Ottawa will once again utilize new technology

One good turn deserves another.


For the second time in a year, the Ministry of Transportation will use a proven groundbreaking technology to quickly replace a section of Highway 417 when it pops out and replaces a 500-tonne section of the Queensway over Clyde Avenue — in less than 24-hours between Aug. 2 and 3.


The MTO made history in 2007 when it used rapid-replacement technology to replace the Island Park Bridge in a record-breaking 15 hours last August. The project drew crowds of spectators, some of whom stayed to watch overnight.


Scheduled for the Civic long weekend, the Clyde Avenue replacement will take approximately 17 hours, said Brandy Duhaime, spokeswoman for MTO’s eastern region.


Highway 417 will be shut down between Carling and Maitland avenues at 6 p.m. on Aug. 2 and should reopen by noon on Aug. 3.

The process lifts the old bridge out using self-propelled modular transporters — made from a series of flatbed trailers manoeuvred by hydraulic suspensions — and replaces it with a pre-constructed bridge. The same technique as last year will be employed, but there are a few site-specific differences between the Island Park Drive project and this year’s replacement over Clyde Avenue.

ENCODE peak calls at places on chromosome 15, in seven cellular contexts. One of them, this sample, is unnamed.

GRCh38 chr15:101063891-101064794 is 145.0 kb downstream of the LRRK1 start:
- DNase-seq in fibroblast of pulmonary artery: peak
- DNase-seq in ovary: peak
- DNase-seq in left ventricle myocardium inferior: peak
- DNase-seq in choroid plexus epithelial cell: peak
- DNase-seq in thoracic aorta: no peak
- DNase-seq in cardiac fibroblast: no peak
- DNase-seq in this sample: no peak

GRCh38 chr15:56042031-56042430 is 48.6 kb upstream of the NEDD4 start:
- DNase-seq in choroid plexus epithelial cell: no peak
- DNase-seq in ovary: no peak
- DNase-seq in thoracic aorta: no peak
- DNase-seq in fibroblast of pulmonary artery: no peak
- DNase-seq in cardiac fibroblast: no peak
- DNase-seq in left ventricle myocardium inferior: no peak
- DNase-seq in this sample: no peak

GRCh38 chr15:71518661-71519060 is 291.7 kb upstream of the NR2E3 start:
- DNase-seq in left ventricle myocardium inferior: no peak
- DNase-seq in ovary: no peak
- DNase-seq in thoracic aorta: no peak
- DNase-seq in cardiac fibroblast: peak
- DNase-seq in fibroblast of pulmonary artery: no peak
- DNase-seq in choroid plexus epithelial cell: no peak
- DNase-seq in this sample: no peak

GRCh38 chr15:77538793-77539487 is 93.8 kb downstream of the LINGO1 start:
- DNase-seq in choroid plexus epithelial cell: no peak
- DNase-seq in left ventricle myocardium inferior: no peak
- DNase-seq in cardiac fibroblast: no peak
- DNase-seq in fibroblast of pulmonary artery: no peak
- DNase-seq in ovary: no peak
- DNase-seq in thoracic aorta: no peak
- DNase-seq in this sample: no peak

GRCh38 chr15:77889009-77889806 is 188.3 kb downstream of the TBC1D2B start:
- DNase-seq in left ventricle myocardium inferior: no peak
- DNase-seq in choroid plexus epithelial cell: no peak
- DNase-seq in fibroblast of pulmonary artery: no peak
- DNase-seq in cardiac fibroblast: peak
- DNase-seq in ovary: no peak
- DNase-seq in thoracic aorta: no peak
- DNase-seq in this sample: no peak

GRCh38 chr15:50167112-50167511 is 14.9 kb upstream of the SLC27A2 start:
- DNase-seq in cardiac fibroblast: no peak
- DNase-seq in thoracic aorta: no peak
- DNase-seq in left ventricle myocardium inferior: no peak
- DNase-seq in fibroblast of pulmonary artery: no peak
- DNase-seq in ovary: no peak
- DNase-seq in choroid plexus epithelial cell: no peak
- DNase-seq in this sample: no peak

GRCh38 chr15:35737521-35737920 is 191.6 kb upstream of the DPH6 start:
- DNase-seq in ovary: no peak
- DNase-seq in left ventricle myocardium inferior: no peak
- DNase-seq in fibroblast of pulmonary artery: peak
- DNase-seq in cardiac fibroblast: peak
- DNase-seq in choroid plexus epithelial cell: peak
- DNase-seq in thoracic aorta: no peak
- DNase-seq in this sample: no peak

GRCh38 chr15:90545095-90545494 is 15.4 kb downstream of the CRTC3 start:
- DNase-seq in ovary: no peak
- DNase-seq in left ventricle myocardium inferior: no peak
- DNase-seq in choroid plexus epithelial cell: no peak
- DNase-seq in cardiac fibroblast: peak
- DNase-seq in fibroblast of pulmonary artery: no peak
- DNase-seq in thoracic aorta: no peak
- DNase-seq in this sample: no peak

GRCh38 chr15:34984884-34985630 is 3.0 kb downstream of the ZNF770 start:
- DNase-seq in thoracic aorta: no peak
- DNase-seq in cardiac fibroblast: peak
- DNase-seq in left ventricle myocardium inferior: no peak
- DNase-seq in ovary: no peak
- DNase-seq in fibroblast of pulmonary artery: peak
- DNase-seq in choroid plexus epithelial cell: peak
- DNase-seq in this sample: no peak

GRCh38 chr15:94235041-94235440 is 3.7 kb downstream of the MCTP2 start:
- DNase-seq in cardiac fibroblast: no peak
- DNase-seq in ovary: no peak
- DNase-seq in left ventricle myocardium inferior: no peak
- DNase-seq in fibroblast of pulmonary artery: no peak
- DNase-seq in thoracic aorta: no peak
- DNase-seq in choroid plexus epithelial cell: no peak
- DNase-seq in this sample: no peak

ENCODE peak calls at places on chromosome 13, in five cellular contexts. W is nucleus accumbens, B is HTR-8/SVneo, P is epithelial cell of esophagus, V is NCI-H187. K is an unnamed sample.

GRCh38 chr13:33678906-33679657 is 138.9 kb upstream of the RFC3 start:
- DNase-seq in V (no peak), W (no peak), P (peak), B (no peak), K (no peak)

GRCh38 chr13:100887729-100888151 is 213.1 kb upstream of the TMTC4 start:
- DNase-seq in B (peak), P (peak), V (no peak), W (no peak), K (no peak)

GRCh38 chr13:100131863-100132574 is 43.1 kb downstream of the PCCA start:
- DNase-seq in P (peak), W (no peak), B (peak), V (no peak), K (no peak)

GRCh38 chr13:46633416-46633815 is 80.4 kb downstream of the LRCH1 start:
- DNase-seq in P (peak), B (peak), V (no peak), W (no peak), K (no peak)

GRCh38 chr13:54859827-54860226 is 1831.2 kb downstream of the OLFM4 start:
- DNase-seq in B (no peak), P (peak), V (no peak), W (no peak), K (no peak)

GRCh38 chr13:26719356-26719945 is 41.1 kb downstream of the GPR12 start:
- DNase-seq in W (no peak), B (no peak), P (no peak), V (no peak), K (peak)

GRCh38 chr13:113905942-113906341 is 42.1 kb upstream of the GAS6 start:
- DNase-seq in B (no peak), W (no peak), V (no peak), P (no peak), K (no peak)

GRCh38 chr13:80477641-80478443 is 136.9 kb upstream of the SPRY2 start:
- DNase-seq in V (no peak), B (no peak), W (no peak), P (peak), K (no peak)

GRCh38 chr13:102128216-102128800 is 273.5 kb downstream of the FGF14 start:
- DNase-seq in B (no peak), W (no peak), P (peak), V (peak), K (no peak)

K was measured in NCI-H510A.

The staging area for the construction is a bit further than in the past, located at the City of Ottawa’s snow removal area at the end of Clyde Avenue.

This year’s replacement is expected to generate just as much interest as last year’s, when over 1,000 people came out to watch.

“There are a lot of businesses in the area,” Duhaime said.

A multi-million dollar construction contract was tendered to conduct this work, which also includes replacing the existing concrete median barrier and upgrading the advanced traffic management system.